I’ve been on this planet 61 years and seen dry spells come and go. We had a seven-year drought a few years ago and the reservoirs went empty. The next winter five good rains filled them back up again. But let’s say that the climate is going haywire. I don’t think it will, but it could happen—it’s happened at various times in history and will probably happen again. What should be our reaction to changing climate?
In 1846 Our Lady visited two poor children in a French alpine village. She was weeping because the people of that village routinely broke the second and third commandments: blaspheming God’s name and refusing to worship him on Sunday. “If the harvest is spoilt,” she told them, “it is all on your account. I gave you warning last year … but you did not heed it. On the contrary, when you found the potatoes spoilt, you swore, you took the name of my Son in vain. They will continue to decay, so that by Christmas there will be none left.” The villagers worked seven days a week, but the harder they worked, the less money they had. “I have given you six days to work. The seventh I have reserved for myself, yet no one will give it to me. Only a few rather old women go to Mass in the summer. During Lent, they go to the butcher shops like dogs. There will come a great famine. The walnuts will become bad, and the grapes will rot.”
Are there droughts in some areas and floods in others? Is the climate unbalanced? Is mother nature outraged? If she is, it is partly because we have outraged her by outraging her Maker. We commit all manner of unnatural acts. We kill our own children by the millions and call it “reproductive freedom.” The liberal synagogue up the street has hung a banner claiming that “reproductive freedom” is a “Jewish value.” Everybody knows perfectly well that this is a lie, that the Old Testament expressly forbids murder, not to mention the fornication that leads to this particular kind of murder. Our Catholic-educated governor has put campaign ads on midwestern state billboards with the blasphemous claim that Jesus commands us to abort our children (“Need an abortion? California is ready to help. ‘Love your neighbor as yourself. There is no greater commandment than these.’ Mark 12:31.”) But nature is not mocked. We mutilate adolescent girls after convincing them that their natural sexual organs were a mistake of nature. We reject nature’s gifts and expect nature to be kind to us? The vast majority of Christian churches in San Francisco, including many Catholic parishes, promote unnatural sexual acts, and then we complain that it doesn’t rain?
The first step to restoring order to the planet is to worship its creator, to render what is simply God’s due: making public thanksgiving and praise to the divine beneficence. In 520 BC, the Jewish people were returning from Babylon, from 40 years of slavery that had ineluctably resulted from their rejection of God. Many them wanted to rebuild the temple immediately, but the wealthier ones said they should rebuild their own homes first. Haggai the prophet spoke these words of God to them:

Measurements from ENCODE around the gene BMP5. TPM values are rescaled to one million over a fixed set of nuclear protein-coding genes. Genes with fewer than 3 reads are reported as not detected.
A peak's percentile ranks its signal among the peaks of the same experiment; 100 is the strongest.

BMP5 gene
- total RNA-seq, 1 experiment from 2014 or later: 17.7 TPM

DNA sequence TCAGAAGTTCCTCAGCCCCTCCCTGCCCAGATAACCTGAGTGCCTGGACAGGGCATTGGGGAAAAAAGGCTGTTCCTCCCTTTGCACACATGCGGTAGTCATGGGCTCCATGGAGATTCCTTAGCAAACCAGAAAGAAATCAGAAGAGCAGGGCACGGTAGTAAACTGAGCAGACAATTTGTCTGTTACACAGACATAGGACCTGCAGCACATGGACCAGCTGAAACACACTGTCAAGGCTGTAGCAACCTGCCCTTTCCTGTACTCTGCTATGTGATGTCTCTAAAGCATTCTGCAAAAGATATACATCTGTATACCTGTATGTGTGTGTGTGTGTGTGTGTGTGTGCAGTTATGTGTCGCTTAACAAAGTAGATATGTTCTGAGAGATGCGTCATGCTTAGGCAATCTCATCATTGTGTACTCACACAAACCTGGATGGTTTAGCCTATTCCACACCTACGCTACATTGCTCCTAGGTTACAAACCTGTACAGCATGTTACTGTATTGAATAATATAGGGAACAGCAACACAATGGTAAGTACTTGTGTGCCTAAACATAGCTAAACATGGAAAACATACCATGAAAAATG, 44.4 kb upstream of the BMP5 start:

“Is it time for you to dwell in your paneled houses while this house lies in ruins? You have sown much, but have brought in little; you have eaten, but have not been satisfied. Why is this?—it is because my house lies in ruins. Therefore, the heavens withheld the dew, and the earth its yield. And I have proclaimed a devastating heat upon the land and upon the mountains.”
Two things will happen if we refuse to worship God and submit to His laws. First, we will begin to see disaster, “extreme conditions,” and crisis all around us. We will become afraid of everything, even the natural gifts of God. Every little storm will terrify us, and we will hate and fear our own bodies. Resentment will replace gratitude and anger will replace joy among us. We will cling to human authorities and the technologies they provide for safety because we will have lost faith in God’s providence. Second, the natural order really will become unbalanced to some degree because of our outrages against nature. We will upset the natural order, both physical and societal, by our unnatural lifestyles.
The good news, all through the bible and throughout human history, is that we can restore the balance of nature by returning to a humble reverence for the laws of nature and of nature’s God. Harmony will return both to individuals and to communities to the degree that we respect God’s natural order. We will not be afraid of every little “act of nature” because we will appreciate the big picture, the beneficent authority behind all of nature. If we keep attuned to this natural order by keeping our eyes on Nature’s God, we will be plenty strong enough to weather any type of storm. We will not be afraid, but the praise of God will be our strength and our joy. The will of God will be our delight.